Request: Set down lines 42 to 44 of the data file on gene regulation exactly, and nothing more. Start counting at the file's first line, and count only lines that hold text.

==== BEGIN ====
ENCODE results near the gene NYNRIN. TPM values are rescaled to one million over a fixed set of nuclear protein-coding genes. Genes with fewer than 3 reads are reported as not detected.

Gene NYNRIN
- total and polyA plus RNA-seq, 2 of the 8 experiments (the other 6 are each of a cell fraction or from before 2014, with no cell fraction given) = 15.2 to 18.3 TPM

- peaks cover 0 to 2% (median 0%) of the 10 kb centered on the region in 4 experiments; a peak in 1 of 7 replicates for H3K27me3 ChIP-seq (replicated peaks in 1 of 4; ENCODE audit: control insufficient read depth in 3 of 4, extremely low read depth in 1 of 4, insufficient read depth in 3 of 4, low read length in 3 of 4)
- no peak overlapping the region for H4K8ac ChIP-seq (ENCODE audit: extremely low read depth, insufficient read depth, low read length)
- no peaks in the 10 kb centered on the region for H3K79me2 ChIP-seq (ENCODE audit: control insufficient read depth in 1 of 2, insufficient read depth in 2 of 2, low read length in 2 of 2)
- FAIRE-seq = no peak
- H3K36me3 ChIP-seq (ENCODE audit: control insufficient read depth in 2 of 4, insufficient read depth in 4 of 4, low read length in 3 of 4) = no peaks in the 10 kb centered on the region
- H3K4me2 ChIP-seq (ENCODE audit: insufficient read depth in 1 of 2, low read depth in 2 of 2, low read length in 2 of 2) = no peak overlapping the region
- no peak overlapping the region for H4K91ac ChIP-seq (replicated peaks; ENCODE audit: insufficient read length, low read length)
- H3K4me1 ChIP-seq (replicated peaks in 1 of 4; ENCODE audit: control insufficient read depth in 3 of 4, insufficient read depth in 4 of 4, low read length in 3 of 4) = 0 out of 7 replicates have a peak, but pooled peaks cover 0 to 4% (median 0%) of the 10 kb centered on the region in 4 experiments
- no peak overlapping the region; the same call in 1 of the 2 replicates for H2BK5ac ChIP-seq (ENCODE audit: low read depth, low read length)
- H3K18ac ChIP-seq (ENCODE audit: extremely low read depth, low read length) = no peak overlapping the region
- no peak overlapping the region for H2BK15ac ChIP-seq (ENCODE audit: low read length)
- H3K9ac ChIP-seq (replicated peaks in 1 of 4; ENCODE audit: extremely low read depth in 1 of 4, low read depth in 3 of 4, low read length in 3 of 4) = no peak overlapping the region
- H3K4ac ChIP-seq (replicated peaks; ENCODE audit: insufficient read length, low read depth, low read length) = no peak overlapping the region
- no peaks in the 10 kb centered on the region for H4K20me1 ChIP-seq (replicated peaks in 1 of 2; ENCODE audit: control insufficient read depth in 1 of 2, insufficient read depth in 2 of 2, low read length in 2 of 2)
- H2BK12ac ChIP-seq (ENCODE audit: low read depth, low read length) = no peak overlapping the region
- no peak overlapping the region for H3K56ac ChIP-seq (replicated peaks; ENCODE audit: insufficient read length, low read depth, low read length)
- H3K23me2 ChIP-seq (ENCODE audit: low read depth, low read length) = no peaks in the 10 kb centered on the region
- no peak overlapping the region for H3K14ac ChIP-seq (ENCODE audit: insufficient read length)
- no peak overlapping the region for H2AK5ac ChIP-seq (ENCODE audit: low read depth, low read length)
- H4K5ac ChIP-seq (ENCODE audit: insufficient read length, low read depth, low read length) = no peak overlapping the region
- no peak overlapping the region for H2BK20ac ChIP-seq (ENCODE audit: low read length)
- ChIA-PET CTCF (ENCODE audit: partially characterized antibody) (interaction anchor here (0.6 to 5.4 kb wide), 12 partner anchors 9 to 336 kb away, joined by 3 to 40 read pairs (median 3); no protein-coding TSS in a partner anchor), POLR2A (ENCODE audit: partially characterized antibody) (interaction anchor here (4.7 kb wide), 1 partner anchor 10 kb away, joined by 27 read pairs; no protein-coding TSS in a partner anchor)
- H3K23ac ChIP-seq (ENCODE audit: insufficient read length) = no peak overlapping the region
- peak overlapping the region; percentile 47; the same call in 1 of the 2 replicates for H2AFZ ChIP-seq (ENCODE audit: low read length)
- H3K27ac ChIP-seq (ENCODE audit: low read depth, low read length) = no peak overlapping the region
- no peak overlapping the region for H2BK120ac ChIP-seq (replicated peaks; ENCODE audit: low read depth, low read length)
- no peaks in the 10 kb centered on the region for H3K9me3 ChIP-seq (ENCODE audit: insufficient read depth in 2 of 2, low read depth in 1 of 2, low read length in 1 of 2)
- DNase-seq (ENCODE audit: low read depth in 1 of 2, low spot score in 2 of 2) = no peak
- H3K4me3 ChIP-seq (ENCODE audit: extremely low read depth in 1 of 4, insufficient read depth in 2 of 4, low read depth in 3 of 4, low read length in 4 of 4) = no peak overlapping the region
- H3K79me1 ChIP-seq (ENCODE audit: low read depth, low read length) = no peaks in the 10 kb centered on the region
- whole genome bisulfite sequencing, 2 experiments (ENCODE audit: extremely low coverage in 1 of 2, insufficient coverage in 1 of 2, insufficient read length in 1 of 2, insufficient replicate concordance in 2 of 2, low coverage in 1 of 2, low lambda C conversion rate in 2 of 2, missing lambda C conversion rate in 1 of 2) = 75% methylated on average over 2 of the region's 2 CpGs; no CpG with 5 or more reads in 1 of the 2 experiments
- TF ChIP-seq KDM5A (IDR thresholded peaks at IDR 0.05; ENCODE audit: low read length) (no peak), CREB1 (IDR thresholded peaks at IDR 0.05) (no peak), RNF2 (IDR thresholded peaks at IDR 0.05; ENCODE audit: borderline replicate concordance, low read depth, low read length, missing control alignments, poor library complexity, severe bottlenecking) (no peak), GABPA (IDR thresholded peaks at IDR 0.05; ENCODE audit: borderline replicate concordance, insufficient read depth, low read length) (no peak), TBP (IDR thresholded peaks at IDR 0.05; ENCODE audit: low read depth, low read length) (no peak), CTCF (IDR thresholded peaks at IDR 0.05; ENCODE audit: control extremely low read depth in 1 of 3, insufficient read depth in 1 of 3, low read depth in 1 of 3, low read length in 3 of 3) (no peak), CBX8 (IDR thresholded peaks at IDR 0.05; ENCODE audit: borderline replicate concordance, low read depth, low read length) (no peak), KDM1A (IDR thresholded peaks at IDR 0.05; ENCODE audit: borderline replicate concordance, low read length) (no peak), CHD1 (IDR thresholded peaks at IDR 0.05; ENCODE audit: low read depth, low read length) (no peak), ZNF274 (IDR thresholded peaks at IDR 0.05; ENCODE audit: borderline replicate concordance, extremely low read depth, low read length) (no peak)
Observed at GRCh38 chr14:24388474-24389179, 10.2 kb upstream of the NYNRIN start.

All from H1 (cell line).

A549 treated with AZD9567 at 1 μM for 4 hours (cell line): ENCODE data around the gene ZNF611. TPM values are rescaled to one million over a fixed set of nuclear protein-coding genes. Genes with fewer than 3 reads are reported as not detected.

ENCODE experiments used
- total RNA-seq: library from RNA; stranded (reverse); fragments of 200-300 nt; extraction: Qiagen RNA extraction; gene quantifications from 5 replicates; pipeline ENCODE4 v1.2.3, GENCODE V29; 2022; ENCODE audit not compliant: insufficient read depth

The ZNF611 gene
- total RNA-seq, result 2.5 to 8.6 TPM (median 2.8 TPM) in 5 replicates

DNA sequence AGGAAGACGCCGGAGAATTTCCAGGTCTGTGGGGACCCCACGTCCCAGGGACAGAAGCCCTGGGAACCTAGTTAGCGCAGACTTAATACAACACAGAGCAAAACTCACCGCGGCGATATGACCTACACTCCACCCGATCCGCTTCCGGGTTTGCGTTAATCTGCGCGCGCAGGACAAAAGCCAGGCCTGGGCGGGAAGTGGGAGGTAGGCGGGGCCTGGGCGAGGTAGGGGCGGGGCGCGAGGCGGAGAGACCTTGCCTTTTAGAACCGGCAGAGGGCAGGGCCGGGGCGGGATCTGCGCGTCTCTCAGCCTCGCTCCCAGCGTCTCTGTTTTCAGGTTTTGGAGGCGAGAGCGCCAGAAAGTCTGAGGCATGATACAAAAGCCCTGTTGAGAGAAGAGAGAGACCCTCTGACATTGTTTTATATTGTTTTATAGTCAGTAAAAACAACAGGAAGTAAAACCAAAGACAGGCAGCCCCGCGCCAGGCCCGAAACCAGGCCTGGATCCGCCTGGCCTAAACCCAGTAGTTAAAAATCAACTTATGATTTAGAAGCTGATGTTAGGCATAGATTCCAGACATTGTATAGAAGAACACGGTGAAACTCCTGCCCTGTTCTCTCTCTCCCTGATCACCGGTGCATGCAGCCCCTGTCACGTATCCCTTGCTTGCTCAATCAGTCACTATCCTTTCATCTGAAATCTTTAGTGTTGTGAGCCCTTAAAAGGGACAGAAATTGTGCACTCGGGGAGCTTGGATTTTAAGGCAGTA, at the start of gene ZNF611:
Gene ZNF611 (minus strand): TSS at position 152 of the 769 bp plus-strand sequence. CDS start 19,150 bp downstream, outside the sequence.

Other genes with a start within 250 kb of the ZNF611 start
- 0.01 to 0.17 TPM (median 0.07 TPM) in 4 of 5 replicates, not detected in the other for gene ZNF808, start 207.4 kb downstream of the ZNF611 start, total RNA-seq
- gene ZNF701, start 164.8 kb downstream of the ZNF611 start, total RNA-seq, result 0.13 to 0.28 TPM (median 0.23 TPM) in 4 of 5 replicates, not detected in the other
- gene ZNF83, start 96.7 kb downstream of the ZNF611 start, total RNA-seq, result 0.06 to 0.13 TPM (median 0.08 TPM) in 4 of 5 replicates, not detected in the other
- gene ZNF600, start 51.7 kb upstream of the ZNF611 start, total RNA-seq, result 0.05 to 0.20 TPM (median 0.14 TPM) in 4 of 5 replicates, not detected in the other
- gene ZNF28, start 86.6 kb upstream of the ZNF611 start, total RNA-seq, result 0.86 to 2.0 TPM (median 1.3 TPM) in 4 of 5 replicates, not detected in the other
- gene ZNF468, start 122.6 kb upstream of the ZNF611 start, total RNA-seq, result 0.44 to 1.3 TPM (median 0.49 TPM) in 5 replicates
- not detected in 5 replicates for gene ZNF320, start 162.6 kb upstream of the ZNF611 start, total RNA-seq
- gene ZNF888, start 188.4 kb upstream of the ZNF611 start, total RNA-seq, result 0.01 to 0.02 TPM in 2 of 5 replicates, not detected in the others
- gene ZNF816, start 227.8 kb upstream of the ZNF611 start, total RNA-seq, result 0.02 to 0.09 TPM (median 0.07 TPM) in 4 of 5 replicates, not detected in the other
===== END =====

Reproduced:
- total RNA-seq, result 2.5 to 8.6 TPM (median 2.8 TPM) in 5 replicates

DNA sequence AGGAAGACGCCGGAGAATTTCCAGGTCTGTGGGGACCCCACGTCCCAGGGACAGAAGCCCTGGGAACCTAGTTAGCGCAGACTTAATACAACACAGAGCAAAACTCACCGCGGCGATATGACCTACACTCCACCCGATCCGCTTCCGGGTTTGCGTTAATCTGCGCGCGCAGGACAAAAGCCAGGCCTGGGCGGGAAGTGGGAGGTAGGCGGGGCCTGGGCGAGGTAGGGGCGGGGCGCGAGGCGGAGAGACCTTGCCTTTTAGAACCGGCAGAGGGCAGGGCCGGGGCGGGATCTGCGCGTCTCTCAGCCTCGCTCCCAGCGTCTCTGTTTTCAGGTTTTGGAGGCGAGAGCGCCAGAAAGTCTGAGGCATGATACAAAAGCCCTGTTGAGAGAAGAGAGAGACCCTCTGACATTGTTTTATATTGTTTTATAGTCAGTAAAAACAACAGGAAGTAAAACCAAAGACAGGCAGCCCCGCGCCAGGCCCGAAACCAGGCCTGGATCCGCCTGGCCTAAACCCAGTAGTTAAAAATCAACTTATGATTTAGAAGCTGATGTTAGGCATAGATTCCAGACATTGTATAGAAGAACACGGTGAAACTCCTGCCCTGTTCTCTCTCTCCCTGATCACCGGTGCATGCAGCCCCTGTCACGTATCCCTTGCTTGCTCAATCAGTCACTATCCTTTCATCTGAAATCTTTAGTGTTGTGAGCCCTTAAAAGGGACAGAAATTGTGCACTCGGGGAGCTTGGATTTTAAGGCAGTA, at the start of gene ZNF611:
Gene ZNF611 (minus strand): TSS at position 152 of the 769 bp plus-strand sequence. CDS start 19,150 bp downstream, outside the sequence.